A new primary school (oops) has opened in Sheffield, England.
The reason I put "oops" in that sentence is that they are not going to use the term "school," because it is too negative. Parents, for instance, have negative associations with the word "school." Instead it will be called "a place of learning."
The Plain English Campaign has called this "ridiculous." THEY, at least, don't mince words.
Among other things the head teacher expressed, ""There are no whistles or bells or locked doors. We wanted to de-institutionalise the place and bring the school closer to real life."
Well, I'm glad there are no locked doors, but the rest sounds frighteningly like some things that were tried in the US in the 1970's such as open classrooms where students got to choose whether to go to lecture or to a section of the course that was taking a test or to sit in on a different section of the class that was having a movie that day and so on. The goal, of course, should be to make people feel happy and empowered, right? After all, won't students be more motivated to learn if they have more choice and more control - makes sense, right?
Um . . . no . . . it was an unprecedented disaster.
(Side-note: A local high school recently seemed like the Winchester Mystery House when they discovered a classroom that no one knew about and that had no doors and windows. You see, this school had started as one of these open school with no walls between classrooms. Once it was realized the open plan was a fiasco, walls were put in, thus creating closed classrooms - one of which obviously became a little TOO closed - and a return to normal "school"ing. I'm guessing those who did the remodel were graduates of the open plan . . . but . . . I digress . . .)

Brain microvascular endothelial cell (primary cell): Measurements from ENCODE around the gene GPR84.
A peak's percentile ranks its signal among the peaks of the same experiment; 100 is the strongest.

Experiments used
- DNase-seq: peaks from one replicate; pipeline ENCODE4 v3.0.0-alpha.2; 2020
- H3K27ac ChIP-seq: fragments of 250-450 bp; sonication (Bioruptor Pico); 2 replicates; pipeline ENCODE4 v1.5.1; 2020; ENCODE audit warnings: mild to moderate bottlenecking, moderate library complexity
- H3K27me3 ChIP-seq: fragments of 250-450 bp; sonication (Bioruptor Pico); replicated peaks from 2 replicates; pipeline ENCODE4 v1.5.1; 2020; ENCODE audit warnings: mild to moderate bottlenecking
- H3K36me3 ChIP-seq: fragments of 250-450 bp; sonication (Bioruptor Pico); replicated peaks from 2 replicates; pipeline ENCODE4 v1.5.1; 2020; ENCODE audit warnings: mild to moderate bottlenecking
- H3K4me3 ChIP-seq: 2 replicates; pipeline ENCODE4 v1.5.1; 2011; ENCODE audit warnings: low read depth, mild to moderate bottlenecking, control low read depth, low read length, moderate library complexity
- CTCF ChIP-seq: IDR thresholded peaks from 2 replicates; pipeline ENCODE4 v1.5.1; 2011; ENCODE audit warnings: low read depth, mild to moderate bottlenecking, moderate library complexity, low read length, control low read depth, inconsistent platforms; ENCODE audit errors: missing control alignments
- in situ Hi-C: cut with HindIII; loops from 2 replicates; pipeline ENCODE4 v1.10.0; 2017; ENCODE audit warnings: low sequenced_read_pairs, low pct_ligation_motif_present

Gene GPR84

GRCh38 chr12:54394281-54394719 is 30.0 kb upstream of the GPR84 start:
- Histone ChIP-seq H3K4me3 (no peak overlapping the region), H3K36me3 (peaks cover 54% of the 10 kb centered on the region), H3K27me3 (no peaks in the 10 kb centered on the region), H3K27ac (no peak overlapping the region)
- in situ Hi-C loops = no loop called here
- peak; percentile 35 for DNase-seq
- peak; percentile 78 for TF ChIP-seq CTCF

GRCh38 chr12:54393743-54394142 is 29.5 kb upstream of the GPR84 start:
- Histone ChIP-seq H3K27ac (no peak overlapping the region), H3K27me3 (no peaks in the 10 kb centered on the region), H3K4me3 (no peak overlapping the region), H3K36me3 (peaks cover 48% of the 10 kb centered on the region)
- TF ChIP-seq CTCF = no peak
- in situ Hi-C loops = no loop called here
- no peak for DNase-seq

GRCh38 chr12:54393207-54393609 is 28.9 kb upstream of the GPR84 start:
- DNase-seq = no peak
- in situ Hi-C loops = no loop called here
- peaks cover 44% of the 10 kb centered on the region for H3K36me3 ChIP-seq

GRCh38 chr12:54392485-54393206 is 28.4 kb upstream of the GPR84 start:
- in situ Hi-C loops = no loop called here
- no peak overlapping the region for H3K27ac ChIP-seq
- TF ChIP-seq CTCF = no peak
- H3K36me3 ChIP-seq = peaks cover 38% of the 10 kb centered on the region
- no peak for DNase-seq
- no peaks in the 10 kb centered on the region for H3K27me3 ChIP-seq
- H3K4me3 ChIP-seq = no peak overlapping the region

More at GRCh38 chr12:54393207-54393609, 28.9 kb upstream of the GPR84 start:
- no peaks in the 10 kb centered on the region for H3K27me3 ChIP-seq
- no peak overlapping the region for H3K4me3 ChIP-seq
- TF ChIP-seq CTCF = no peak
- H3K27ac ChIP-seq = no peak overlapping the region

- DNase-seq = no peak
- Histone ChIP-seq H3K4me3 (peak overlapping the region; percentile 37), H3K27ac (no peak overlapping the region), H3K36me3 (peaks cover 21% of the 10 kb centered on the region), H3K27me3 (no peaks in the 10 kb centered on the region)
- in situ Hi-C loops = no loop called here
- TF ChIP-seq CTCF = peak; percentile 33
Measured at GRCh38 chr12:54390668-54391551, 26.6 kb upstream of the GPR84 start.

It seems the paramount concern in society these days in so many areas of life is that we don't want anyone traumatized by "negative associations." I just hope our world survives these days of political correctness, warm-fuzzies, and false self-esteem (if my children come home with one more trophy, medal or certificate I'll scream!), and I hope that IF we do survive there will remain at least a modicum of intelligence and knowledge in the human race.
A school by any other name had better still be a school.